Robert Hall

Decarbonisation and the demand for electricity

Robert Hall, Executive Director of Resilience First discusses tech for decarbonisation.

As we strive increasingly for lower carbon emissions by, in part, moving away from the burning of fossil fuels, the demand for green energy production will increase. Solar, hydro and wind (and, to a lesser degree, nuclear) power generation will need to increase at an even faster rate than current plans if we are to power our electric vehicles, electric heat pumps and the myriad of electronic devices while achieving the ambitious net-zero targets set by government.

These and other questions were addressed in a whitepaper recently released by Resilience First, titled ‘Decarbonisation and the role of technology’. A compendium of articles looked at how different sectors are tackling decarbonisation by a range of techniques such as adaptation, energy efficiency, renewables and carbon capture. The energy sector, and the importance of energy sustainability, is a key element of the report.

Electricity is like water. Without it, our complex society would very rapidly grind to a halt. In fact, water would not gush from our taps and wastewater would soon back up. What is more, our mobile phones would stop working, our roads would clog up without functioning traffic lights, hospitals would have to stop operating, and schools would be forced to close. The interdependent consequences of a prolonged break in the continuous flow of electricity are immense and disturbing.

A small illustration of some of the consequences were revealed on 9 August 2019 when a 45-minute break in electricity supply affected more than a million people in the UK. Thankfully, such interruptions are rare in this country.

When reflecting on the continuous supply of electricity, three factors come into play. Reliability, resilience, and sustainability each play a different role and have separate consequences.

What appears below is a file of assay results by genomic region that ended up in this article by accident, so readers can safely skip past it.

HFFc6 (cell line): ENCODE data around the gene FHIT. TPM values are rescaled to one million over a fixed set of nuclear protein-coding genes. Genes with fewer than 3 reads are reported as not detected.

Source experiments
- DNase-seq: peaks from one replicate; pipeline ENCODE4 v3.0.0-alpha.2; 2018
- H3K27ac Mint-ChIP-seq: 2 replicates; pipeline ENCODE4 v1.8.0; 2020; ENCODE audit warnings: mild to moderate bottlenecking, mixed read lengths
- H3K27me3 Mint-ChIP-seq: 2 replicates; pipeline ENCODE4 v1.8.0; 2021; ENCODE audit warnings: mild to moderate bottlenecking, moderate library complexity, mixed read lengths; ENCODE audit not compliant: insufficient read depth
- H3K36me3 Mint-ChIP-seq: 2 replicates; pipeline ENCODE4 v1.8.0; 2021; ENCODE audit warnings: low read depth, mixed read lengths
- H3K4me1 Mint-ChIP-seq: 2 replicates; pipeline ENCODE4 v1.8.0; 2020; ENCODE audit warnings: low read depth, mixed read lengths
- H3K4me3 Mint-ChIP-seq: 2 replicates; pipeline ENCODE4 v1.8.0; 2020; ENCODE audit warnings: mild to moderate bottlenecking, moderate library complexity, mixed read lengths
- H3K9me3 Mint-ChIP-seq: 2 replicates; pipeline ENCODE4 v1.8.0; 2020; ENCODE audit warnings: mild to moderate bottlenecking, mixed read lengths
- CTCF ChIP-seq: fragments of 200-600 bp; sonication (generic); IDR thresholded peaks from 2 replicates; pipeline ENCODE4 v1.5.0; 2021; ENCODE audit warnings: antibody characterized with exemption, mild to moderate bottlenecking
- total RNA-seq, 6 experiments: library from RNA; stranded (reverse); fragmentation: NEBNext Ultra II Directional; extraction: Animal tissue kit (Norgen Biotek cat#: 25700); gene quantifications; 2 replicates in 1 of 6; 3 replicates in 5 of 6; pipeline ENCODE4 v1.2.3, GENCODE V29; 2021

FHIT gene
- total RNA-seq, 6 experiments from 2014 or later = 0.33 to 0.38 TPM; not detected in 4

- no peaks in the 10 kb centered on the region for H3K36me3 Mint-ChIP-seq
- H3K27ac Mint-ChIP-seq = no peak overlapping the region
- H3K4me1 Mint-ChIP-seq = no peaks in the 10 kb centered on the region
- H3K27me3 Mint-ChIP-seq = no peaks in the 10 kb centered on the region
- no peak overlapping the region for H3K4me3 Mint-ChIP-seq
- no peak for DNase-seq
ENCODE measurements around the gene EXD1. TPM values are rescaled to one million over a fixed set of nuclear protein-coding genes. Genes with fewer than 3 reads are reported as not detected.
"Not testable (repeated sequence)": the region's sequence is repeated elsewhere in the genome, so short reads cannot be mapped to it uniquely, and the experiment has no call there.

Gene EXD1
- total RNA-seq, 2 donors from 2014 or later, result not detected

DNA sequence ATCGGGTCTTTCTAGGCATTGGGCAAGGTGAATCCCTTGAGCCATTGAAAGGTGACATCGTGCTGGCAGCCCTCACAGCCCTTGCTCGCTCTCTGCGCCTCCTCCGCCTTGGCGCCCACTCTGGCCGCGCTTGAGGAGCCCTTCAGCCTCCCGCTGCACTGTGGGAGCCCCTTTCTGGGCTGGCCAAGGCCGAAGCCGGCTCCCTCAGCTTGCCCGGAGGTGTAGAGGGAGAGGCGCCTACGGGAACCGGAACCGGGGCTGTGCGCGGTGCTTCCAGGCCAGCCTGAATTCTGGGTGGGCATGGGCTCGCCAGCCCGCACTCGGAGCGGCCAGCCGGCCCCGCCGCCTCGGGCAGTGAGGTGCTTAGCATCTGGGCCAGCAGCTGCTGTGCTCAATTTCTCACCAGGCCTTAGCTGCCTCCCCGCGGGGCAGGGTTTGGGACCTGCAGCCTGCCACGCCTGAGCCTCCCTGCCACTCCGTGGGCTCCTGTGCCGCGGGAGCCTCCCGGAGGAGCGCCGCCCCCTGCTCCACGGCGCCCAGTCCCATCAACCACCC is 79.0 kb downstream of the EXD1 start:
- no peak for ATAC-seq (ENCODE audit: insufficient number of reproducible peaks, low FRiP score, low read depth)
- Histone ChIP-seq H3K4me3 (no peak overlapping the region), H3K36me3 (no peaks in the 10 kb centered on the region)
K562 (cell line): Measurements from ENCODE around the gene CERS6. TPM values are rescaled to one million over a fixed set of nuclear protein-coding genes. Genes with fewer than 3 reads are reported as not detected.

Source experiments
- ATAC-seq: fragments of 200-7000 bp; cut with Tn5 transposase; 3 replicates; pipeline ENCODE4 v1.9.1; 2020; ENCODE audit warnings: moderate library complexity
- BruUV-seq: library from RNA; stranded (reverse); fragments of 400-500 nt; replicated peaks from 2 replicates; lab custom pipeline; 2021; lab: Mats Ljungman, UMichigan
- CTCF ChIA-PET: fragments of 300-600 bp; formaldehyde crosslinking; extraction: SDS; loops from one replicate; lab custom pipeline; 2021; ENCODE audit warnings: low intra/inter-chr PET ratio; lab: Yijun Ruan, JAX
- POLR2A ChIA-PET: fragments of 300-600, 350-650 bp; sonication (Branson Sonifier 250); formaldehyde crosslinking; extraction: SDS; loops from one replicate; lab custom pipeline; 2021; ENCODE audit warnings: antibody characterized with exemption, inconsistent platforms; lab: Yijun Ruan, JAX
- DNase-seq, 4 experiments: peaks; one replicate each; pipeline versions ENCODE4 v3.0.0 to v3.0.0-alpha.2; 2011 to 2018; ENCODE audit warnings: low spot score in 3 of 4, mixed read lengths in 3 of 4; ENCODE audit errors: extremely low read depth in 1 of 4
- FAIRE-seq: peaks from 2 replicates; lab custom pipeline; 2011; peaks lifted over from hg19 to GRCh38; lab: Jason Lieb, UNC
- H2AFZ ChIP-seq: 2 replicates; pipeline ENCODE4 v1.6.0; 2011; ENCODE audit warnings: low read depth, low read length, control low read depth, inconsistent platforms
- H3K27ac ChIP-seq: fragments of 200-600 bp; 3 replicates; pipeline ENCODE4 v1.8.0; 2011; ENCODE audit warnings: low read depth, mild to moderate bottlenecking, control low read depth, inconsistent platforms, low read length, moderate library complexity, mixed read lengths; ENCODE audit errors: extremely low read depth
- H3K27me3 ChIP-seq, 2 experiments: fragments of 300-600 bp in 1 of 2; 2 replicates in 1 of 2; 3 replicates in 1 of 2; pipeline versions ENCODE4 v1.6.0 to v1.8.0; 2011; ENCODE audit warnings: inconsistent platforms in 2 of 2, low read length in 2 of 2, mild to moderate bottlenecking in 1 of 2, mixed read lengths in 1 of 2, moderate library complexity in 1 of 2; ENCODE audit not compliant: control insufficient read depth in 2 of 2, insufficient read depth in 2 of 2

Reliability is the ability to deliver electricity in the quantity and with the quality demanded by users on a continuous basis. It means that lights are always on in a consistent manner, and any minor interruption is quickly resolved. In the UK, reliability has increased in recent years, with previous power interruptions of 52 minutes declining to 26 minutes on average in some areas.

Resilience, on the other hand, is an electricity system’s ability to withstand shocks such as storms and cyberattacks, and come back online after a major outage and adapt as a result. Here, resilience has decreased as more demands are placed by society. The time for restoration in the UK has declined from 24-48 hours in the 1990s to up to seven days currently.

As we transition away from traditional, centralised generation and become increasingly reliant on new technologies associated with weather-dependent generation, we not only make the power system less resilient to large or coincident multiple losses of generators but also make it much more difficult to restart the system should a nationwide shutdown occur.

Sustainability, the third leg of the triad, is the ability to meet present electricity needs without compromising the ability of future generations to meet their own needs. Sustainability helps businesses take concrete steps to help people, the planet and profit. Renewable, carbon-neutral power sources confer such sustainability but have, for the above reasons, some downsides in terms of resilience. Furthermore, managing the network in the short-to-medium term has become a real-time challenge through balancing renewable energy sources with traditional ones.

While we strive for solutions that confer net-zero carbon targets, they are but one element in the whole sustainability equation. Businesses should start by applying a net-zero approach to all aspects of sustainability. Starting with decarbonisation is great but it should just be the start. Packaging, product, water and waste are just as worthy of our attention.

The pressure on organisations to prioritise sustainability is growing from all angles. The drive is a step change from the days when cost alone was the primary consideration. If we are to achieve sustainability, we will need to have a good grasp of usage, think long term, and prioritise our plans.

To reap the full benefit of combining reliability, resilience and sustainability, the relationship needs, first and foremost, to be both understood and appreciated. The benefit of combining all three is now more pertinent than ever as we emerge from Covid-19 and adapt our routine activities, our electricity demands and meet our net-zero targets.

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